Skeleton Pirate

Skeleton Pirate
Artist: LindaB


Have you experienced, or read about, negative, and even dangerous, side effects from Fosamax (alendronate), Boniva (ibandronate), Actonel (risedronate), and other bisphosphonates prescribed for osteoporosis? If you have, then rest assured there is a safe, effective treatment for this condition. Strontium, primarily in the form of strontium citrate, is taken orally once a day.

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Monday, November 24, 2008

Petition FDA To Add Strontium Citrate

I have just asked the FDA to consider adding strontium citrate to their Medline supplement index, which is a list of approved supplements. If you would like to email the FDA, click here:


Dr. Bones said...

As an OB-GYN who treats osteoporosis with FDA-approved drugs, I'm opposed to the FDA's adding strontium citrate to their approved list of supplements.

First up, your profile suggests that you're not any kind of physician or medical professional qualified to dispense advice to patients. Secondly, strontium has never been tested in an American clinical trial and I hardly trust the likes of Servier.

Therefore, I've emailed the FDA with my plea not to add strontium. Sorry, but your blog just is another supplement hype without any real data.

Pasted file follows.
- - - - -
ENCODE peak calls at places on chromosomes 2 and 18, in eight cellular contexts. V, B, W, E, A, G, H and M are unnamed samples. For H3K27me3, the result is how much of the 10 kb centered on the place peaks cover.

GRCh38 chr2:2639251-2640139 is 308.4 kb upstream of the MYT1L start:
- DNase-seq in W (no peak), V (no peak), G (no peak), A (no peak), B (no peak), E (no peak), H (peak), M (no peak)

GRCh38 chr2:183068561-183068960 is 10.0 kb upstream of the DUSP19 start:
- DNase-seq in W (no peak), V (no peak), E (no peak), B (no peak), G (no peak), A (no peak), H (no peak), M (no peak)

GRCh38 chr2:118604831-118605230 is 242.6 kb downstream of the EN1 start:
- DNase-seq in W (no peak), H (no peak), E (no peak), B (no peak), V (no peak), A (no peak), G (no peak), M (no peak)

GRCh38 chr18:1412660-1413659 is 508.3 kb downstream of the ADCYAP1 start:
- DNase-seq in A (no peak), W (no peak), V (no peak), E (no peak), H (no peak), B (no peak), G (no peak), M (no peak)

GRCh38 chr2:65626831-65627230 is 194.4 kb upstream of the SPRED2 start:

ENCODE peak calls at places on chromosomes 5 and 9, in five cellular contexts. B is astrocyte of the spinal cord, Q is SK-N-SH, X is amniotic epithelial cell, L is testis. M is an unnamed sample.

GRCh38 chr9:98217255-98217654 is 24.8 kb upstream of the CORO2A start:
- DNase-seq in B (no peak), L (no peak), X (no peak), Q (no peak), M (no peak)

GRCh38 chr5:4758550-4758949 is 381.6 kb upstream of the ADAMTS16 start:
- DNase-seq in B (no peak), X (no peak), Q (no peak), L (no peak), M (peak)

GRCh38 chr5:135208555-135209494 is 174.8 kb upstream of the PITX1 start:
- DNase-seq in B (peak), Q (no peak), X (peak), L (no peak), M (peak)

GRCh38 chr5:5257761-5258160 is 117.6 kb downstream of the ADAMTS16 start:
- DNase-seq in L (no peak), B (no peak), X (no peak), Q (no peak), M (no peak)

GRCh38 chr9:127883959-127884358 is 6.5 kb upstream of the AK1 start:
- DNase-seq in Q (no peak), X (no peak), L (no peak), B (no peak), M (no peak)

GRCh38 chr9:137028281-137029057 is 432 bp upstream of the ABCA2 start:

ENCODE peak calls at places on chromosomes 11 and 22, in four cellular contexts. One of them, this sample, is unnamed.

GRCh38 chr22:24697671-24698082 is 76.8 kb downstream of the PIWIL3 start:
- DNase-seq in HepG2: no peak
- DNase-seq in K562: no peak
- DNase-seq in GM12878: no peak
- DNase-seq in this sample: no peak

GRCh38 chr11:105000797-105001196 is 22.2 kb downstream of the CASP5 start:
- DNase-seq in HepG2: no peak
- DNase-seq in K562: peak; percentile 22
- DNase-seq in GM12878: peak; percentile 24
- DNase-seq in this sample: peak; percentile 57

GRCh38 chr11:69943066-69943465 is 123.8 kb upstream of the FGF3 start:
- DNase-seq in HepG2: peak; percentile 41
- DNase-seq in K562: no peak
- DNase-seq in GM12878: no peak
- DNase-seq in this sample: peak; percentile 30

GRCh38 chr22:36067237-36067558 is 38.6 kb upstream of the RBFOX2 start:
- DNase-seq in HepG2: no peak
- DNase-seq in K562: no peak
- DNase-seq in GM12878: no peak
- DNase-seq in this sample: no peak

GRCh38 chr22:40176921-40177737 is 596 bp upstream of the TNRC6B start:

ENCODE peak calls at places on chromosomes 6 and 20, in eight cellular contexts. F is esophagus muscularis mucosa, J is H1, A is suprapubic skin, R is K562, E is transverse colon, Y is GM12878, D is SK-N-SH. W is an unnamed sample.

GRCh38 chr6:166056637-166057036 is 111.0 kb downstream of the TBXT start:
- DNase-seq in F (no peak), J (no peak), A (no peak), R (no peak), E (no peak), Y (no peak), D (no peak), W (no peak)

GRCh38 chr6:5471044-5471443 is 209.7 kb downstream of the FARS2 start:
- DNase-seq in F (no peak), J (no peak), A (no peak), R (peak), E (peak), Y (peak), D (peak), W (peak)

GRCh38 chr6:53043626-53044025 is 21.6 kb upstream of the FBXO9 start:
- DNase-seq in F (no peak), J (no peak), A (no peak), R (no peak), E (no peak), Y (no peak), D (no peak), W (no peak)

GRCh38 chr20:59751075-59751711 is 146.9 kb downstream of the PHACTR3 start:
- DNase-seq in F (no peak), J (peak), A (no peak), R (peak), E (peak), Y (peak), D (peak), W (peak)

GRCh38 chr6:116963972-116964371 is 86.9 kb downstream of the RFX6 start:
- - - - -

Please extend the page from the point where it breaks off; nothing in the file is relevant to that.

BoneLady said...

Reply to Dr. Bones:

As more and more people have become aware of the importance of nutrients and supplements for their health-- and more dissatisfied with the medical establishment and the high prices of prescription drugs--the need for practical information on health issues has never been greater. I want to thank the researchers who have done work in the field of vitamins, supplements, and nutrition.

In answer to your personal attack, I am a retired medical professional(not a physician), avid reader on health and nutrition, and immensely qualified to tell my readers about strontium citrate, a supplement that I take myself and closely follow. I'll bet you can't say the same about the FDA-approved drugs for osteoporosis you are prescribing for others to take.

Secondly, strontium has been tested in American clinical trials. The most current trials are being conducted by Osteologix on strontium malonate, as reported on this blog.

Anonymous said...

Dear Dr. Bones,

Well, it's clear that your opposed to Strontium citrate, but entirely unclear what reasons you might give.

Your first point is entirely irrelevant--the issue is not one's list of degrees but the suitability of the compound for osteo treatment. Not to mention that it is a cheap appeal to authority--a logical fallacy taught in any critical reasoning course. I advise you to take one.